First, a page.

Arts and culture can boost local economies through attracting visitors; creating jobs and developing skills; attracting and retaining businesses; revitalising places; and developing talent.
Businesses in the UK arts and culture industry generated an aggregate turnover of £12.4 billion in 2011.
For every £1 of salary paid by the arts and culture industry, an additional £2.01 is generated in the wider economy through indirect and induced multiplier impacts.
Religion and spirituality
In the past decade or so, researchers across a range of disciplines have started to explore and acknowledge the positive contribution spirituality can make to mental health[ii] . Service users and survivors have also identified the ways in which spiritual activity can contribute to mental health and wellbeing, mental illness and recovery.
Depression is the most common mental health problem in the UK and has been the focus of much of the research exploring the relationship between spirituality and mental health. The evidence shows a positive association between attendance at a place or worship and lower levels of depression amongst adults, children and young people. It also shows that belief in a transcendent being is associated with reduced depressive symptoms.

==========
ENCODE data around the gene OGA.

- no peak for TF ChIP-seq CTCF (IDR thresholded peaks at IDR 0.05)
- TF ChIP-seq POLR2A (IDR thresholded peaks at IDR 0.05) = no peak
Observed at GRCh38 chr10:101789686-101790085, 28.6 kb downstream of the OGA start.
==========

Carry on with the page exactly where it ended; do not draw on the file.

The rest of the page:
Similar research has examined the relationship between spirituality and anxiety or stress. Quantitative research demonstrates reduced levels of anxiety in a number of populations, including medical patients in later life, women with breast cancer, middle aged people with cardiac problems and those recovering from spinal surgery. Qualitative research also demonstrates that yoga and meditation are also associated with improvements in mental health and reductions in anxiety.